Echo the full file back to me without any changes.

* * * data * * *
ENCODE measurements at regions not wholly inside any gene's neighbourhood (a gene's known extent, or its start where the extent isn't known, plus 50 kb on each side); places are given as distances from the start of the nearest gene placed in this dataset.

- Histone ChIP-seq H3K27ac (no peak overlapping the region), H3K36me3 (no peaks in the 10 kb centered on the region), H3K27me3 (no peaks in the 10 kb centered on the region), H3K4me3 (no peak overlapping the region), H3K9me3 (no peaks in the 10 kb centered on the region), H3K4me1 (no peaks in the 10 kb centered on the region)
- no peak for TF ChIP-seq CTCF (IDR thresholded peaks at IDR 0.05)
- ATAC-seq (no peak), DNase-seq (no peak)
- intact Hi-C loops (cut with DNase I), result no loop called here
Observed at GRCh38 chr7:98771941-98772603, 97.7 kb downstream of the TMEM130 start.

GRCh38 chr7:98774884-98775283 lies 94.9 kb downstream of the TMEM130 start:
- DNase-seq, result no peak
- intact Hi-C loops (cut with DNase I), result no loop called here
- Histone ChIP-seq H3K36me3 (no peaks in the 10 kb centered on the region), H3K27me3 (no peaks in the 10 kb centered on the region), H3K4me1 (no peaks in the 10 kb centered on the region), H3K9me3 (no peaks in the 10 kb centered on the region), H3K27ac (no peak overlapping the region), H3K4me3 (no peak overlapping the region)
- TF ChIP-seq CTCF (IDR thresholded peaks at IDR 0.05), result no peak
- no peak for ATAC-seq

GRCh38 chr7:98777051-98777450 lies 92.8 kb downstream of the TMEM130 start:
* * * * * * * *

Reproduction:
ENCODE measurements at regions not wholly inside any gene's neighbourhood (a gene's known extent, or its start where the extent isn't known, plus 50 kb on each side); places are given as distances from the start of the nearest gene placed in this dataset.

- Histone ChIP-seq H3K27ac (no peak overlapping the region), H3K36me3 (no peaks in the 10 kb centered on the region), H3K27me3 (no peaks in the 10 kb centered on the region), H3K4me3 (no peak overlapping the region), H3K9me3 (no peaks in the 10 kb centered on the region), H3K4me1 (no peaks in the 10 kb centered on the region)
- no peak for TF ChIP-seq CTCF (IDR thresholded peaks at IDR 0.05)
- ATAC-seq (no peak), DNase-seq (no peak)
- intact Hi-C loops (cut with DNase I), result no loop called here
Observed at GRCh38 chr7:98771941-98772603, 97.7 kb downstream of the TMEM130 start.

GRCh38 chr7:98774884-98775283 lies 94.9 kb downstream of the TMEM130 start:
- DNase-seq, result no peak
- intact Hi-C loops (cut with DNase I), result no loop called here
- Histone ChIP-seq H3K36me3 (no peaks in the 10 kb centered on the region), H3K27me3 (no peaks in the 10 kb centered on the region), H3K4me1 (no peaks in the 10 kb centered on the region), H3K9me3 (no peaks in the 10 kb centered on the region), H3K27ac (no peak overlapping the region), H3K4me3 (no peak overlapping the region)
- TF ChIP-seq CTCF (IDR thresholded peaks at IDR 0.05), result no peak
- no peak for ATAC-seq

GRCh38 chr7:98777051-98777450 lies 92.8 kb downstream of the TMEM130 start: